Responsible content creation in the outdoors
Content is king. The reality is, no matter what the channel, content production and distribution is hot on the minds of brands everywhere. Good content creators are in short supply, and everyone is doing whatever they can to gain the upper hand in the content race and make their brand stand out. But, in this race to the ultimate content, have some brands lost sight of ethical content production?
At Origin, we create a lot of content, both on and off the clock. Our staff is filled with photographers, videographers, and content enthusiasts always chomping at the bit to create the next great piece of content. With such opportunity and drive comes the temptation to capture those assets at any cost. Regardless, we believe it is important to stick to these next points as you embark on your next content project:
The amount of content that is created outside of the law is shocking. It doesn’t take long scrolling through an Instagram feed to find some form of content that was filmed using illegal drone flights, trespassing, or some other questionably legal activity. Sure, you can probably get a “cheap” drone operator to capture some aerials you have been looking for to round out your latest brand video, but are they actually certified to fly in the area you are looking to capture content? The number of illegal drone flights we witness right here in Whistler that interfere with the main air-route for air ambulance from our medical centre to Vancouver General Hospital is staggering! Laws and regulations are put in place to keep the public safe and preserve our natural environment. Although it can often be tempting to jump that fence or put the drone up in the air near a heli-port, the consequences beyond just the fines can often be detrimental - is this really something you want your brand affiliated with?
Leave the areas you explore as you found them
Brands should be the ones leading the responsible content charge. There is an old saying “take nothing but photographs, leave nothing but footprints”, and this could not resonate more now with the hoards of people heading out to capture content. As more and more people are empowered to get out and capture content for themselves or for brands, it is even more important that brands set the standard for what they expect of those capturing content on their behalf. This recent video, which has since been taken down, was posted by RedBull and caught some serious flak for a classic example of not respecting the natural environment in favour of "getting the shot":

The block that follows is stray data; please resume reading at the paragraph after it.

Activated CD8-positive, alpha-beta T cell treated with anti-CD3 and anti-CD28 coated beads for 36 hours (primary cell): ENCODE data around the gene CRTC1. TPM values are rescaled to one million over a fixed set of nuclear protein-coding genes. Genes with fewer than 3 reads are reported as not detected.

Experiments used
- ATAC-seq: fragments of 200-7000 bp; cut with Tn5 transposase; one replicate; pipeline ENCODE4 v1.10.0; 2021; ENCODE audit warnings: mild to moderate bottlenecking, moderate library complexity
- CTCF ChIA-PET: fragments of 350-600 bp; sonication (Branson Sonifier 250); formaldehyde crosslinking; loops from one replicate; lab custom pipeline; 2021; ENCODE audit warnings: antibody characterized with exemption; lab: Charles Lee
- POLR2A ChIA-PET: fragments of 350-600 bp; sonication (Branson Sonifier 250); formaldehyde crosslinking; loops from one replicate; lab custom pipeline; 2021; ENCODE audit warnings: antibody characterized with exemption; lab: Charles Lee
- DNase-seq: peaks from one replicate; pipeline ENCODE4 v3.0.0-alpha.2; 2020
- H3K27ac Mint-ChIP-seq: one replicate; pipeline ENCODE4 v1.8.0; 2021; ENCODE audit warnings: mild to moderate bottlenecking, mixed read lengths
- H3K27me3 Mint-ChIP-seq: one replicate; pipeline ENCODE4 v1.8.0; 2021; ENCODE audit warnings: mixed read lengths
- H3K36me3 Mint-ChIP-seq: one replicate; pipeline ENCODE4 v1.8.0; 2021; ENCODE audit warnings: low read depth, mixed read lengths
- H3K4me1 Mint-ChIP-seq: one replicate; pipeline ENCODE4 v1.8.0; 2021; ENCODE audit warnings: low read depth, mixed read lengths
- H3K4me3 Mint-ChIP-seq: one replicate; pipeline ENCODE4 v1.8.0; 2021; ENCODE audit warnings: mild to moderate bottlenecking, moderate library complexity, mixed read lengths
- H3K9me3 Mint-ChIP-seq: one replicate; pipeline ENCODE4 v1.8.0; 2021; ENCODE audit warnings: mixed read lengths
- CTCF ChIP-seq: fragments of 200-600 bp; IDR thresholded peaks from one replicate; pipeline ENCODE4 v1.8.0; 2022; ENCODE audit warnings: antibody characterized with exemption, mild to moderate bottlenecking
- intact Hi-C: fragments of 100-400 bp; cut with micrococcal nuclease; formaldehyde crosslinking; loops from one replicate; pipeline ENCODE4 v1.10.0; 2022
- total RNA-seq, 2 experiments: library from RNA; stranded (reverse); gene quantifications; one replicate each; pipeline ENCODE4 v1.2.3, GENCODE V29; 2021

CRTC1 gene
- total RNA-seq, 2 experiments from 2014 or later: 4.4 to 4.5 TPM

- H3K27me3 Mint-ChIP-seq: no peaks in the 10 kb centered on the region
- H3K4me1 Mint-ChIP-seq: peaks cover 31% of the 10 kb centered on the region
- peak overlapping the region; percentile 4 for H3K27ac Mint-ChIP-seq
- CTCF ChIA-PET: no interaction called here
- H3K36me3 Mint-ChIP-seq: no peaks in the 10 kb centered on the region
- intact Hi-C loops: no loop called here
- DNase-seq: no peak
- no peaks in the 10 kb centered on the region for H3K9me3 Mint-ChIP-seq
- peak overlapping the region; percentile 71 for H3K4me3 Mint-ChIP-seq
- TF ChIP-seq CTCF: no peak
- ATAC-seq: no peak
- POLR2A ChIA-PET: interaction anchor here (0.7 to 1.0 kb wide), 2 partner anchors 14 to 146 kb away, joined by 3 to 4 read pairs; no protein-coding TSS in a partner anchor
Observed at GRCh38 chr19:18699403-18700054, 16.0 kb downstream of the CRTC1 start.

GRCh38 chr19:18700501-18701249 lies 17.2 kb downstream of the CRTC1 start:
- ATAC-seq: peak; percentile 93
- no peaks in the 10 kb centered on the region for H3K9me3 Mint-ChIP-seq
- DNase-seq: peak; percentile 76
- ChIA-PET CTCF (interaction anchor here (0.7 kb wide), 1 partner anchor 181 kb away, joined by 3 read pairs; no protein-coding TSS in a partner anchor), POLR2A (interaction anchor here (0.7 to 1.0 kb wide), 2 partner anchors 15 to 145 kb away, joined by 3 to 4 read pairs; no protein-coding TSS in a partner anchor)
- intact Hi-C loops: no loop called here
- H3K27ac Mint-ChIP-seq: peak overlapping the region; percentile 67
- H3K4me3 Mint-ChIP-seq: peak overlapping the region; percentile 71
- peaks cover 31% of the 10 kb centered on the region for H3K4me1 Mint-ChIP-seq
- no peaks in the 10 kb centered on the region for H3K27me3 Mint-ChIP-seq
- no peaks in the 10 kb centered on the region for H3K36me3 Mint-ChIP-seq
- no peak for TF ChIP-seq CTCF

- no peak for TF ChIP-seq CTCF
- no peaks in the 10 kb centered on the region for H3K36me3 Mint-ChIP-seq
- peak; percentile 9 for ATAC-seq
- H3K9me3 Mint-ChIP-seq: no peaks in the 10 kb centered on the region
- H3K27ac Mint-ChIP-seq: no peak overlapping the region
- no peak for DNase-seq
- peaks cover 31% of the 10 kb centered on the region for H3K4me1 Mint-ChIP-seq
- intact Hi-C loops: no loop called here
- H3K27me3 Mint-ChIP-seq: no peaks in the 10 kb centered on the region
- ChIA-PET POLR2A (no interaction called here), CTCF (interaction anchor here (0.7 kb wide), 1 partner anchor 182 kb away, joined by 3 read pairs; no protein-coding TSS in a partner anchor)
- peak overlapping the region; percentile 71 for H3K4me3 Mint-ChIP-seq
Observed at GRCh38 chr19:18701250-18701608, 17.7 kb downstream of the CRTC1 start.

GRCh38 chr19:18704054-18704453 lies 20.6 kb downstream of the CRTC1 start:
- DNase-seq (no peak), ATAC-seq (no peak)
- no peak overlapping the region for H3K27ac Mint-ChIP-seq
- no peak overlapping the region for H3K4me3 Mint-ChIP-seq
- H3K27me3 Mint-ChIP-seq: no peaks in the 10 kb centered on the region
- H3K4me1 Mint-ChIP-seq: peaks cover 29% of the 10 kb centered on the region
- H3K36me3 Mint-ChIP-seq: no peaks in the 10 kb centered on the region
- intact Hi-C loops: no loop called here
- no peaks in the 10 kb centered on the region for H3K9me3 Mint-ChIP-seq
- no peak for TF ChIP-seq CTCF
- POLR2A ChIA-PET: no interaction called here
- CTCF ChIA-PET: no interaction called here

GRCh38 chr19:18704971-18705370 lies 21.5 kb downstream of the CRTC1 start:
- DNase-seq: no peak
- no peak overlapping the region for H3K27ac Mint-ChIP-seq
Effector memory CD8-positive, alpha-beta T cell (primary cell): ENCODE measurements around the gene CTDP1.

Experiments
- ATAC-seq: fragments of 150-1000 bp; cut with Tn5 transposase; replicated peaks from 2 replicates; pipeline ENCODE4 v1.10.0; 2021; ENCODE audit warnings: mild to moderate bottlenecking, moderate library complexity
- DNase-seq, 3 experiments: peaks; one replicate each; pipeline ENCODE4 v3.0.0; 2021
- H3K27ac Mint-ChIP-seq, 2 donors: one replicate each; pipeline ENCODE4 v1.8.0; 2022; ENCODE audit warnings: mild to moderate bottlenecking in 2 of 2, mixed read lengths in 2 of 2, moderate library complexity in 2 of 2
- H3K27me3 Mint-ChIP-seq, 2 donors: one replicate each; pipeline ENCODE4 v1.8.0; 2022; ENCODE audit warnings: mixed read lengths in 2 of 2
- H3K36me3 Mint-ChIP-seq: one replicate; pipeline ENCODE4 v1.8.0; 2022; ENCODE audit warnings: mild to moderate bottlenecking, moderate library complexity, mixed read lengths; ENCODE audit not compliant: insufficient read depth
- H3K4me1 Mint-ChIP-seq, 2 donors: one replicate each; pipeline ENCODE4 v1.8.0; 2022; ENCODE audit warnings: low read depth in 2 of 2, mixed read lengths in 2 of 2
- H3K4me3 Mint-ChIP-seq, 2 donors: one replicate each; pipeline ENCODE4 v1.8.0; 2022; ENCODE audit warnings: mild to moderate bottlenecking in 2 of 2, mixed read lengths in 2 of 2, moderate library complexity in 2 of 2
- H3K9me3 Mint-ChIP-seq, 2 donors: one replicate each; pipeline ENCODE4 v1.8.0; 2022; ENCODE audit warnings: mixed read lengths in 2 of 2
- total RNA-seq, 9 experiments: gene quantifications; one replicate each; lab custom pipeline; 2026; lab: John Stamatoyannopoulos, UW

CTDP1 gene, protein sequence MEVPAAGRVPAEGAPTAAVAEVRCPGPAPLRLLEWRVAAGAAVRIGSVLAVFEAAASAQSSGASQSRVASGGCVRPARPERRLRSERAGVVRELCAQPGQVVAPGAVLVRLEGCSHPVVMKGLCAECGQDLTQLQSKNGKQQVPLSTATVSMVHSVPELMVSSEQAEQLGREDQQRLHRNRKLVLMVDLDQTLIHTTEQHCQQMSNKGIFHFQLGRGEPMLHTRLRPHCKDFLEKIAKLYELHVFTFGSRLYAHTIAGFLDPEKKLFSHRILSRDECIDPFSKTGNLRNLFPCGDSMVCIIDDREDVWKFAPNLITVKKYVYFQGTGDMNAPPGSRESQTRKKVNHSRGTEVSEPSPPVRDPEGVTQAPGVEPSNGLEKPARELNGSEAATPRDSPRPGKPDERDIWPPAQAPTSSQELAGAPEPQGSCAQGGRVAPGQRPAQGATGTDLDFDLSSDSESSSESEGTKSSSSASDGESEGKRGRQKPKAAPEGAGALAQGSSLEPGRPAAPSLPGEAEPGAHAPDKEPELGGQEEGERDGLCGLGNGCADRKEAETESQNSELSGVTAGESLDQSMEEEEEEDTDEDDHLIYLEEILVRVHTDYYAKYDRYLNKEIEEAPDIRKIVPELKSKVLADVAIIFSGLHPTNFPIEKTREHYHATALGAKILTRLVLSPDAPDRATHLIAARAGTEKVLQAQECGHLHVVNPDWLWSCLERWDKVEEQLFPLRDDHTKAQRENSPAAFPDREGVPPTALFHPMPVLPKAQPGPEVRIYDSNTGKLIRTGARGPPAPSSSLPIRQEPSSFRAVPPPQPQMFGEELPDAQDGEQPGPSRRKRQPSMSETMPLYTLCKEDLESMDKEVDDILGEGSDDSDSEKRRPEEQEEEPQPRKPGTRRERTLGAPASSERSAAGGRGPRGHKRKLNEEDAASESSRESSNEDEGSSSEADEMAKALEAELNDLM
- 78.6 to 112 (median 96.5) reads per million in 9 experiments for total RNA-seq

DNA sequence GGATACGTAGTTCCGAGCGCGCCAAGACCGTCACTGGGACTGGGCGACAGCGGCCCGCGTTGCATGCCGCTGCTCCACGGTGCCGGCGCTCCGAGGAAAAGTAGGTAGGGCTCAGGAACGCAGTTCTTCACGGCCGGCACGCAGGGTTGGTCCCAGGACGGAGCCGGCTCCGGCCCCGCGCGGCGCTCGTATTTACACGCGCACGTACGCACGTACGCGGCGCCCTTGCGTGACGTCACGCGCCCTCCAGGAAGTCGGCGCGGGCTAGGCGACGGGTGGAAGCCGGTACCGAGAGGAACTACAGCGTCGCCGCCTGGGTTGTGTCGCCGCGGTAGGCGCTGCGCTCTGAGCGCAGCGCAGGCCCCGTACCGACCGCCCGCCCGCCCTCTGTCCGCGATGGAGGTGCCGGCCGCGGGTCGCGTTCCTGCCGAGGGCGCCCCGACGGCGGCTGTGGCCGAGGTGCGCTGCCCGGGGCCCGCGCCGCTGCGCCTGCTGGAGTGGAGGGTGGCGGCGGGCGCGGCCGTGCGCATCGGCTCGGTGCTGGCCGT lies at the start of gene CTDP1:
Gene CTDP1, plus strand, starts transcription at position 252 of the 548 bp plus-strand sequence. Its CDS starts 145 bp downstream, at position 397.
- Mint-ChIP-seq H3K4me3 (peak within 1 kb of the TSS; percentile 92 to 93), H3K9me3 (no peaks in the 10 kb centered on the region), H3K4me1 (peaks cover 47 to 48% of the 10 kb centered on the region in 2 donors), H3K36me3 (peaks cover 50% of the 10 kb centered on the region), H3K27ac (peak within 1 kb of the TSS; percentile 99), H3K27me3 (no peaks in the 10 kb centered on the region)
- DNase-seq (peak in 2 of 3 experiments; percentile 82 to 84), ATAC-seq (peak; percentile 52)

Chances are, your best customers will always see straight through forced or inauthentic content. This recent influencer campaign from Dell Computers broke several rules on this list, but the most damaging to the brand was the blatant product placement in a fenced off area of our national parks. Any photographer with half an eye knows that you would not be sitting on a laptop editing photos from Bow Lake while sat high above Peyto Lake at golden hour… you would be snapping away capturing the amazing scene in front of you. Instead, this ad targeted at photographers comes across as completely inauthentic and is followed up with even more inauthentic comments from other influencers involved in the campaign. Transparency is generally a good thing, but when your content is this transparently inauthentic, you may want to re-think your strategy.
The same rule of thumb applies when building a community around your content online. In recent years, the rise of bots has caused some shocking inauthenticity in interactions on social media. A proper community management strategy can really come in to play in ensuring that your brand is responding to events and interacting with an authentic human voice. If you are relying on bots and pre-set messages to boost your engagement, chances are that your brand will miss the mark and come across as inauthentic, rude, or simply out of the loop.. Take this example of bots responding extremely poorly to a post about the recent California Wildfires - exactly the types of behaviour that Instagram is trying to crack down on. I am sure that nobody affected by the California Wildfires felt that this picture was “Very cool :)”, @gentsauthority.
Get permission before sharing
Content isn’t free. Using video and image assets without permission or agreement with the person who created it is both infringement of copyright and simply disrespectful. There is some significant grey area and misunderstanding of content sharing vs. stealing on social media. The best way to avoid this grey area is to make sure that you have at least contacted the ORIGINAL content creator to ensure that you have their expressed permission to use their content. There is no such thing as “sharing” content on Instagram, especially if you are using it for the purposes of selling your products. Always ensure that you have had the conversation with the original content creator, and provide proper credit and payment where it is due.
These are just a few examples of the steps that we take here at Origin in ensuring we are delivering the best possible content to our clients. To learn more on this topic, check out our series of articles on Content Marketing.
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